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Beagle Health


Overall, the Beagle is a very healthy breed, they have an average life span of 13 years, but can live quite a bit longer with excellent care. This breed is sturdy, strong and less prone to canine disease than many other dog breeds.

However, as with all breeds, there are some conditions which develop with the Beagle more than others. This does not mean that your dog is going to have any of these conditions. This means that an owner should be aware of them in order to keep an eye out for the symptoms. Early diagnosis is the best step for successful treatment. So, let's look at the issues and concerns that an owner may have.
Before Buying 

If you are looking to obtain a Beagle puppy and are purchasing from a breeder, please be sure to check references and ask for proof of health certificates for sire and dam. We recommend AKC registrable pups, since the AKC has much stricter guidelines and checks for breeders than the CKC (Continental Kennel Club - not to be confused with the reputable Canadian Kennel Club).

The puppy should be up-to-date with all vaccinations, have had at least 1 de-worming (sometimes 2) and have a health guarantee (most guarantee against genetic defects that would cause serious medical issues).

Keeping Your Beagle Happy and Healthy

There are many things that you can do, over the course of your Beagle's life, to keep him or her at their healthiest.

New Beagle Puppies-

Plan the introduction to the home - this can be a stressful event for the pup. While it's a happy time, it can be overwhelming for any pup to leave their littermates, the dam and the only home that they knew.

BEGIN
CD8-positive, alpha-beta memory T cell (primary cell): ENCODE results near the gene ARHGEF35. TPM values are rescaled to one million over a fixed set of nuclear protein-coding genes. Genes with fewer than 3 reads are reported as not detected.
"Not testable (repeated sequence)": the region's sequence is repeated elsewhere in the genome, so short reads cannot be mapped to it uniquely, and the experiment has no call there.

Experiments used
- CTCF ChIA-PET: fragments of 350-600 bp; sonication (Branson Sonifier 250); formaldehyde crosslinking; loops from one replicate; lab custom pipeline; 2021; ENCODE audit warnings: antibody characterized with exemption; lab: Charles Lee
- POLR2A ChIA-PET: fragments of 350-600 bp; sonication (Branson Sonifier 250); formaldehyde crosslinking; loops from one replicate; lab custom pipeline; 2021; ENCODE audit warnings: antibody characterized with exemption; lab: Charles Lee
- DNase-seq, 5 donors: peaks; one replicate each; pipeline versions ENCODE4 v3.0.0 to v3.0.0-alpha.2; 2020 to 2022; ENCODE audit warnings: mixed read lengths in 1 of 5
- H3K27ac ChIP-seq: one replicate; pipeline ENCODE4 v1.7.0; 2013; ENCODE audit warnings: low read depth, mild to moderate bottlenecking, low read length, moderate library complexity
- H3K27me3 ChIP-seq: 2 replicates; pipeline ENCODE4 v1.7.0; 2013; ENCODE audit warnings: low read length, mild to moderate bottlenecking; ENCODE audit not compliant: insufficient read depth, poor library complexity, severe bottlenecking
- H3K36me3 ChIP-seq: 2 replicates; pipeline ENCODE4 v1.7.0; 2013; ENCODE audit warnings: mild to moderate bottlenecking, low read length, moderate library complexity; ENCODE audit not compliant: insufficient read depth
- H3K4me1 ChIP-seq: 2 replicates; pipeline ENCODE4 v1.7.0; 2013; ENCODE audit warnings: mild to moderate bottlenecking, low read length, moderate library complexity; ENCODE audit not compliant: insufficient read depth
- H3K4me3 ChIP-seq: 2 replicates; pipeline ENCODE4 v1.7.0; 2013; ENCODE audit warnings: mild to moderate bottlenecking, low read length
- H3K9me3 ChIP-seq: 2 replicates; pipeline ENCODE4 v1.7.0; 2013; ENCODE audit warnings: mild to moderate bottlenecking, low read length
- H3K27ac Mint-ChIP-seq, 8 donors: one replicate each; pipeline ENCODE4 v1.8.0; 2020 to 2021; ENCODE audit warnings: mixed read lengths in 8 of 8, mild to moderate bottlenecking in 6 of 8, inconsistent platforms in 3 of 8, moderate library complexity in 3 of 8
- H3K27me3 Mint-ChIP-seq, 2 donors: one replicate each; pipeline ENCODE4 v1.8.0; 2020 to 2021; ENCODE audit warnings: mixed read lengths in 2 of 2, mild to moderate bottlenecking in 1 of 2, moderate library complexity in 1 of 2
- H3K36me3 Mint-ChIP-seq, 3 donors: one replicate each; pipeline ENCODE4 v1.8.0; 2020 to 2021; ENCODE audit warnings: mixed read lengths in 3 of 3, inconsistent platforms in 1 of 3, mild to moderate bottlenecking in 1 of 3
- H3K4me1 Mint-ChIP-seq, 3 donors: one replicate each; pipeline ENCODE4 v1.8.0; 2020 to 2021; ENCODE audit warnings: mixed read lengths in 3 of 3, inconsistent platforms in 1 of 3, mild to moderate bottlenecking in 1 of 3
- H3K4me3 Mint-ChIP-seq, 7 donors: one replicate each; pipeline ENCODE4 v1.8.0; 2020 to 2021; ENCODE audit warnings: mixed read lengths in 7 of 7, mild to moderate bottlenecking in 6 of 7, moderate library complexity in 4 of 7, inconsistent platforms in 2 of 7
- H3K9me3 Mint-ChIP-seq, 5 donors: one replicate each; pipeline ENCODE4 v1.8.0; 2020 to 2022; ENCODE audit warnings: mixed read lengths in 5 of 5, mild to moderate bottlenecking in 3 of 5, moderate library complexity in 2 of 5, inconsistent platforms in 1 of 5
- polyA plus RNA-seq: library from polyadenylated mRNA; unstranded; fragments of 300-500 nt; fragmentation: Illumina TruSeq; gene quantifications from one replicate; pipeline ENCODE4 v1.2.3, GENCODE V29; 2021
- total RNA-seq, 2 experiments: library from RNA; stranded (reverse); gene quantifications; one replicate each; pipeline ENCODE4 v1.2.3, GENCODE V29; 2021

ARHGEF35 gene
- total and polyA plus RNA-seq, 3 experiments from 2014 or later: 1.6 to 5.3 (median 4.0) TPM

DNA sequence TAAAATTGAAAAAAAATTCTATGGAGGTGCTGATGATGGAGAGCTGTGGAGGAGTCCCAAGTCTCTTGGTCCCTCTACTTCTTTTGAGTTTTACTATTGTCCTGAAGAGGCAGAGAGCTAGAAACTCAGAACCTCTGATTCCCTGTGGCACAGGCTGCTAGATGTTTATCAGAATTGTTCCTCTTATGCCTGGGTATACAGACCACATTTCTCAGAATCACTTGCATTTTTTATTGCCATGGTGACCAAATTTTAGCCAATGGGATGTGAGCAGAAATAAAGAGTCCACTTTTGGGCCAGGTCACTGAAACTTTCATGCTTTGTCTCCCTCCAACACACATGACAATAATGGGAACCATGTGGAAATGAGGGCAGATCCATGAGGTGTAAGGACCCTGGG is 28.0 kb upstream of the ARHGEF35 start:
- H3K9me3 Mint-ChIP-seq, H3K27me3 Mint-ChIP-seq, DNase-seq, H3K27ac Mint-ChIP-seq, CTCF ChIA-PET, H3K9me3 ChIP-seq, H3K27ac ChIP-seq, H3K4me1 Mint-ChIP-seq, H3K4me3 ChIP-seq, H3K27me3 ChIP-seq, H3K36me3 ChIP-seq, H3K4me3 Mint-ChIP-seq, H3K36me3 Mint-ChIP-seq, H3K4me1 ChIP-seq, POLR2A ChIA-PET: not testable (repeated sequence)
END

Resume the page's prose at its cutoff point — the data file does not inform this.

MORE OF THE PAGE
healthy Beagle puppy
Snoopy, 6 months old
Photo courtesy of owner Silvia Martinelli
Make sure that you know the exact food that the breeder (or previous owner) was feeding your Beagle. If you plan to change brands or to switch to home cooking, do this as a gradual change, over the course of 3 or 4 weeks.

Locate an excellent veterinarian, preferably one who has experience with Beagles and the health problems that can occur with this breed. If you are unhappy with the vet, don't hesitate to find a new one. You should feel comfortable with and trust the professional who will be in charge of your Beagle's preventative care and handling any potential health issues.

On Going Preventative Health Care-

Plan to spend at least $500 per year on care. This is to keep your Beagle updated in regard to vaccinations, purchase any needed medications, provide chews, toys and care elements such as a proper bed and more. Try to have a little "rainy day" money set aside for any emergency issues, since the very nature of emergencies issues is that they occur without warning.

Take time to meet daily exercise needs since this breed does well when living indoors with his human family, yet needs daily exercise to stay fit and healthy. A daily walk (or two) along with outside cardio exercise keeps the body in good health. Offer fun activities: Running around in the dog park, hiking over forest trails, jogging along the beach, etc. Generally, a Beagle will be thrilled to join you in any outdoor setting. 
healthy Beagle dog 20 months old
Pippa, 20 months old
Photo courtesy of owner: Matt 
Keep meals healthy and don't let snacks be an afterthought as some dogs can end up eating more calories in snacks than they do from meals. Raw baby carrots are a great alternative to manufactured chews. 

Provide a good sleeping and resting area - while a dog will snooze on a floor, this can wear on bones, joints and muscles. Offer a quality orthopedic canine bed which will allow your Beagle to sleep in comfort and allow the body to rejuvenate while doing so.